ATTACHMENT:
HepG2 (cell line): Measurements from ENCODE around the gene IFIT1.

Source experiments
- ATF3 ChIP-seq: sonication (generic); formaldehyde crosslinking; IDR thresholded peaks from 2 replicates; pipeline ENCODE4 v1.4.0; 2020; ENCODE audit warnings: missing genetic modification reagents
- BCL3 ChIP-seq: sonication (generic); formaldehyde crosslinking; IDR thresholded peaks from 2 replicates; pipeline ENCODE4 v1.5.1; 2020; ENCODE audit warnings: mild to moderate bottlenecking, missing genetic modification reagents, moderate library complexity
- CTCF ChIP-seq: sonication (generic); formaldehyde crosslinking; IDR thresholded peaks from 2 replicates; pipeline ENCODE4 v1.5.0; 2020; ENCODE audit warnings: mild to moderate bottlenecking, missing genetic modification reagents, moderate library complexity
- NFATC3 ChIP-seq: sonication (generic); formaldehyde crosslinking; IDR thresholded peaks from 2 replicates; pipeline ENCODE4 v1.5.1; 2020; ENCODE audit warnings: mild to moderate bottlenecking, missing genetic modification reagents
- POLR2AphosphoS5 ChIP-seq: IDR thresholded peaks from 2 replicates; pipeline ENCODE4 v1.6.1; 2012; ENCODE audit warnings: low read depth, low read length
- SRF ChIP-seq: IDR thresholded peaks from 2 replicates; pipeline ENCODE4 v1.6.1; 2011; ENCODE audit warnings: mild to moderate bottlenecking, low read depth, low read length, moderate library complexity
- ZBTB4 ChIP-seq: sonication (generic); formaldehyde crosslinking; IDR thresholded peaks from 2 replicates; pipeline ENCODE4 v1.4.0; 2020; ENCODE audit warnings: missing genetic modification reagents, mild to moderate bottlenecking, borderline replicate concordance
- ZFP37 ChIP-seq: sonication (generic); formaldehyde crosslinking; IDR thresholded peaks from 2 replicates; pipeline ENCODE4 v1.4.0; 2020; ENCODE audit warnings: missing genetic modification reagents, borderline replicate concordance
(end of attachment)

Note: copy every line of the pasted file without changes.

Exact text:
HepG2 (cell line): Measurements from ENCODE around the gene IFIT1.

Source experiments
- ATF3 ChIP-seq: sonication (generic); formaldehyde crosslinking; IDR thresholded peaks from 2 replicates; pipeline ENCODE4 v1.4.0; 2020; ENCODE audit warnings: missing genetic modification reagents
- BCL3 ChIP-seq: sonication (generic); formaldehyde crosslinking; IDR thresholded peaks from 2 replicates; pipeline ENCODE4 v1.5.1; 2020; ENCODE audit warnings: mild to moderate bottlenecking, missing genetic modification reagents, moderate library complexity
- CTCF ChIP-seq: sonication (generic); formaldehyde crosslinking; IDR thresholded peaks from 2 replicates; pipeline ENCODE4 v1.5.0; 2020; ENCODE audit warnings: mild to moderate bottlenecking, missing genetic modification reagents, moderate library complexity
- NFATC3 ChIP-seq: sonication (generic); formaldehyde crosslinking; IDR thresholded peaks from 2 replicates; pipeline ENCODE4 v1.5.1; 2020; ENCODE audit warnings: mild to moderate bottlenecking, missing genetic modification reagents
- POLR2AphosphoS5 ChIP-seq: IDR thresholded peaks from 2 replicates; pipeline ENCODE4 v1.6.1; 2012; ENCODE audit warnings: low read depth, low read length
- SRF ChIP-seq: IDR thresholded peaks from 2 replicates; pipeline ENCODE4 v1.6.1; 2011; ENCODE audit warnings: mild to moderate bottlenecking, low read depth, low read length, moderate library complexity
- ZBTB4 ChIP-seq: sonication (generic); formaldehyde crosslinking; IDR thresholded peaks from 2 replicates; pipeline ENCODE4 v1.4.0; 2020; ENCODE audit warnings: missing genetic modification reagents, mild to moderate bottlenecking, borderline replicate concordance
- ZFP37 ChIP-seq: sonication (generic); formaldehyde crosslinking; IDR thresholded peaks from 2 replicates; pipeline ENCODE4 v1.4.0; 2020; ENCODE audit warnings: missing genetic modification reagents, borderline replicate concordance